“They threw the MAX together at the last minute,” said Boyd. But hey, it would save money—which would increase profits and boost the stock price. The combination of that decision, along with shortcuts Boeing now regularly made that compromised safety, was a terrible mistake. 

Then came the two 737 MAX crashes. The first, Lion Air 610, crashed within minutes of its departure from Jakarta, Indonesia, killing 189 people. The second, five months later, Ethiopian Airlines 302, again crashed minutes after takeoff. All 157 people on board died. 

Crashing planes. Ousted CEO. Dead whistleblower. What the hell happened to Boeing?
Ethiopian Airlines flight 302 on March 10, 2019, was the second Boeing 737 MAX plane to crash in the space of five months. (Photo by Jemal Countess via Getty Images)

After each crash, Boeing apologized profusely, but also insisted that, as then-CEO Dennis Muilenburg told Congress, “Safety is in our DNA.” But everyone could see that it wasn’t. In an effort to get the plane out quickly, Boeing, with the assent of the FAA, had even told the airlines that their pilots didn’t need to conduct flight simulator tests. That was a critical mistake, because the pilots would have discovered the issue that caused the planes to crash. The company was excoriated by Democrats and Republicans alike, furious that Boeing had so blatantly put profits over safety.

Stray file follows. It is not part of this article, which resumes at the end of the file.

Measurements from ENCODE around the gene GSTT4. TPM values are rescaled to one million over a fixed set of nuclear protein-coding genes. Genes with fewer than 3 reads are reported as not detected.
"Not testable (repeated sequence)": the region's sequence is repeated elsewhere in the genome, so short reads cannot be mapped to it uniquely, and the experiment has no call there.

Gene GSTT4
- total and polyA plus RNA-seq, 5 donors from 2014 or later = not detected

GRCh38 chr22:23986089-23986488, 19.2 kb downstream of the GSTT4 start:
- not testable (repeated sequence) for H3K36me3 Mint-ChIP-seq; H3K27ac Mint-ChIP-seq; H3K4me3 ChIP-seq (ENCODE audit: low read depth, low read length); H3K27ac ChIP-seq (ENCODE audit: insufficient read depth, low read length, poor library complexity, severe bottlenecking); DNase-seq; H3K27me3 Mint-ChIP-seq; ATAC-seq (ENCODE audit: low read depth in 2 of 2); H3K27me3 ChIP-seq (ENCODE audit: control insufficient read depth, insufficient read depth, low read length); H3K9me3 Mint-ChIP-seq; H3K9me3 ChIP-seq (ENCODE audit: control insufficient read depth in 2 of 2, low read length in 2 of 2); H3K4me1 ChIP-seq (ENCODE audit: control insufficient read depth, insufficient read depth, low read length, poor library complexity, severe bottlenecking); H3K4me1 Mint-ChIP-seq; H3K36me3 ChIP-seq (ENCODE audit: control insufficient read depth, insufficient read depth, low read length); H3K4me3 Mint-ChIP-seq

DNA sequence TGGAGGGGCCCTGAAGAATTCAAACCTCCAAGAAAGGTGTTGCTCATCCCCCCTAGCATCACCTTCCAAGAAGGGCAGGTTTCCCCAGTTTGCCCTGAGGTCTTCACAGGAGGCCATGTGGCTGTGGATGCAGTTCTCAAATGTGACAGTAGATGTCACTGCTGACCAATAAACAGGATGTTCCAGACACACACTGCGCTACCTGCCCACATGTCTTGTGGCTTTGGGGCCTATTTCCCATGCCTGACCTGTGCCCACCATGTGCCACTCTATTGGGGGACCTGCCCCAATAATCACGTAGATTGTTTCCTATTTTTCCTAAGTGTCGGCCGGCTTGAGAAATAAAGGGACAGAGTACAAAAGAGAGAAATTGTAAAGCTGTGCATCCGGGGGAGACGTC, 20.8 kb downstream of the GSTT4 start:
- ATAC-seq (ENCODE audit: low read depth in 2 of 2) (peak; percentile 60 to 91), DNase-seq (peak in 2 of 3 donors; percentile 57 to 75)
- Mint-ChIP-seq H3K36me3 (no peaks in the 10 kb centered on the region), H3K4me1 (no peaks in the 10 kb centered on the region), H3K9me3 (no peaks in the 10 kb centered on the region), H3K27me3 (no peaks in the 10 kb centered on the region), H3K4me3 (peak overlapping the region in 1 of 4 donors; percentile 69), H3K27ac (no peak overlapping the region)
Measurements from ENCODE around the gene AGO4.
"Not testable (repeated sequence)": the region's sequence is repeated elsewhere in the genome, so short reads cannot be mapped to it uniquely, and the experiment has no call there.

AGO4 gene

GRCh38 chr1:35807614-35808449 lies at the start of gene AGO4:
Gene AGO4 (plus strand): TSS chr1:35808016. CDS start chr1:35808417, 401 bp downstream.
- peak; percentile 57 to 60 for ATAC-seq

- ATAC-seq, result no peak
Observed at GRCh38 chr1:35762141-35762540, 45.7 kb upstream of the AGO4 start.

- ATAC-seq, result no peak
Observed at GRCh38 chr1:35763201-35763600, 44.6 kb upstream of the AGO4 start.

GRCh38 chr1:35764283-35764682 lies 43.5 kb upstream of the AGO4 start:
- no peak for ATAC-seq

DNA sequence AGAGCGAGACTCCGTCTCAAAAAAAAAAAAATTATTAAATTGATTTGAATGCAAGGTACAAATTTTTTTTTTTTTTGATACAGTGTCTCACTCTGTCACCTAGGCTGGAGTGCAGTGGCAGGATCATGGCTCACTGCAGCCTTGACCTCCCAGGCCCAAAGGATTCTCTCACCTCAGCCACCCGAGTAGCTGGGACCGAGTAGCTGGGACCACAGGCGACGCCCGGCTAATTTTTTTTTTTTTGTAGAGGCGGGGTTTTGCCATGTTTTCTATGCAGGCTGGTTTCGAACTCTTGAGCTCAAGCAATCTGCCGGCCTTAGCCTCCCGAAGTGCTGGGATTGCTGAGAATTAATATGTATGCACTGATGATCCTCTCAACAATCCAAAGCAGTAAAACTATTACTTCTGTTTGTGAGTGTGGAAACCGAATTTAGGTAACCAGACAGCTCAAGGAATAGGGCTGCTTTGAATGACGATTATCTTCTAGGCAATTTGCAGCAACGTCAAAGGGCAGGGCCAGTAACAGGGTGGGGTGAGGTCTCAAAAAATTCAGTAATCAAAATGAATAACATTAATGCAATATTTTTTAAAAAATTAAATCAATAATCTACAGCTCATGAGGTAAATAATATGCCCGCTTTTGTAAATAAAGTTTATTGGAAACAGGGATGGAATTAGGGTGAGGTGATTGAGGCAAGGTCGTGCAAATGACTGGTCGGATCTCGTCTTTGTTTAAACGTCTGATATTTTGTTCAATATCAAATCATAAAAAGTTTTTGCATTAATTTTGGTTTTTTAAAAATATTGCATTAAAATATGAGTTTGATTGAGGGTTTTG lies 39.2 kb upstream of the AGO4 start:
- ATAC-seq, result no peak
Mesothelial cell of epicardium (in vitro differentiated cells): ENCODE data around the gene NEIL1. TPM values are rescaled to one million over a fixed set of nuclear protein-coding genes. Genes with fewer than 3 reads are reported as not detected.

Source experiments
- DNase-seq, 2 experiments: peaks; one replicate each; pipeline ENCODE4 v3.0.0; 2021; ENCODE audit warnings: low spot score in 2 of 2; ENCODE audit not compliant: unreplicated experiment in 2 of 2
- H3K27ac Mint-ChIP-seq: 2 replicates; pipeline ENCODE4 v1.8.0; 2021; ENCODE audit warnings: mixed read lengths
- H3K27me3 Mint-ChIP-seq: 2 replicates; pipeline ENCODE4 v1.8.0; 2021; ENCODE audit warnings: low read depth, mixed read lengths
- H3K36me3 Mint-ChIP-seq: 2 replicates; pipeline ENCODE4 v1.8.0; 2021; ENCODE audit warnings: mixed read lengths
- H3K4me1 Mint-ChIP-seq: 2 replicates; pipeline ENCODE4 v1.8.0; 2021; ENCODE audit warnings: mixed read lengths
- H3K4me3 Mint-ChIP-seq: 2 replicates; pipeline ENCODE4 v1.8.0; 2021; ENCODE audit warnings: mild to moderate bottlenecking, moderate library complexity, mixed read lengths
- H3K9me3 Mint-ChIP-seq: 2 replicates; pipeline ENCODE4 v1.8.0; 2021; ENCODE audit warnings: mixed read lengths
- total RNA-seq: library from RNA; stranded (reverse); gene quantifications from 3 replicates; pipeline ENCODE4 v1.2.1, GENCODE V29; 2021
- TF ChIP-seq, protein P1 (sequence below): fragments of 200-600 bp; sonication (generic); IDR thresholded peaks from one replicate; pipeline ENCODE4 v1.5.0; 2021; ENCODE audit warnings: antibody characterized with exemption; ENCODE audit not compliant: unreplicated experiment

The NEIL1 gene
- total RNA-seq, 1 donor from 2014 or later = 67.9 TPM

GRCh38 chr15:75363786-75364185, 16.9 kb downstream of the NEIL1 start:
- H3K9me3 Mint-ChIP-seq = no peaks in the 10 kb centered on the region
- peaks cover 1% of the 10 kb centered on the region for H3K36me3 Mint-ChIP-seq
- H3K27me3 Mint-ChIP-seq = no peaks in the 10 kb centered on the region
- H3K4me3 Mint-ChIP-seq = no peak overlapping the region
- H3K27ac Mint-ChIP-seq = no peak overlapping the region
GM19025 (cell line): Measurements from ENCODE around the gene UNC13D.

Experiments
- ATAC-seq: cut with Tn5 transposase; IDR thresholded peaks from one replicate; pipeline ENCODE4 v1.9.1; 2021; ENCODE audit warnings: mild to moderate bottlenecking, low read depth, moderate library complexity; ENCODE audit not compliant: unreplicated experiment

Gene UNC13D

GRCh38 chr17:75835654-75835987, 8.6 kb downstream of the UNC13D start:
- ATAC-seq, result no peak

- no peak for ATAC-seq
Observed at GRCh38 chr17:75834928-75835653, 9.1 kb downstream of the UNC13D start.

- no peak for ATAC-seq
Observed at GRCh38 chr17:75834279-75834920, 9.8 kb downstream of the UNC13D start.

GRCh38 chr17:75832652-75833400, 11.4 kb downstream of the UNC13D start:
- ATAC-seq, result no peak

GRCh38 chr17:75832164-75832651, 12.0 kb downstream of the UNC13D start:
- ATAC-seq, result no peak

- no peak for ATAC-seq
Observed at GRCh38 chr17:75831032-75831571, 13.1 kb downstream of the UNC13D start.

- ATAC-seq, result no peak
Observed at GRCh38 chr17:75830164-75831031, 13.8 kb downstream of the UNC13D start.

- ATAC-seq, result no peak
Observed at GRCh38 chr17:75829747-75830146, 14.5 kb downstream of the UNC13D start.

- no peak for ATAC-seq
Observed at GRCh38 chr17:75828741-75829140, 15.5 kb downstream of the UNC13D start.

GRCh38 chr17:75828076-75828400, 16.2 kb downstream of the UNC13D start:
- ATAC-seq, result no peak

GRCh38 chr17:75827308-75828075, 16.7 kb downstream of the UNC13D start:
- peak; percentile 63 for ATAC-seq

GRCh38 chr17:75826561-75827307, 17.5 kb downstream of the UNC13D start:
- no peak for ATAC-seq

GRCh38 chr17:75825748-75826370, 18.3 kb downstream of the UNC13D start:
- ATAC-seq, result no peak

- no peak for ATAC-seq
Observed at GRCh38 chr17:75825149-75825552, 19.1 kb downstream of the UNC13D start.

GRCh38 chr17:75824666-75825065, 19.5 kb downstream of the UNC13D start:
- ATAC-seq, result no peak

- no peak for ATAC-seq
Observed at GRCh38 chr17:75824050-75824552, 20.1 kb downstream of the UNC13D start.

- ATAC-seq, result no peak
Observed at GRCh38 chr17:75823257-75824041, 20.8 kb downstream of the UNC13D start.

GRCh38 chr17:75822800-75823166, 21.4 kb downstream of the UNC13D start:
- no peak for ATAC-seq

Internal Boeing documents made public by Congress showed that the company’s engineers were disgusted by what they were being asked to do in building the 737 MAX. “This airplane is designed by clowns, who in turn are supervised by monkeys,” read one internal email between engineers. A second one read: “I’ll be shocked if the FAA passes this turd.” And a third: “Would you put your family on a MAX simulator trained aircraft? I wouldn’t.” There were also comments about how all the company cared about was cutting costs.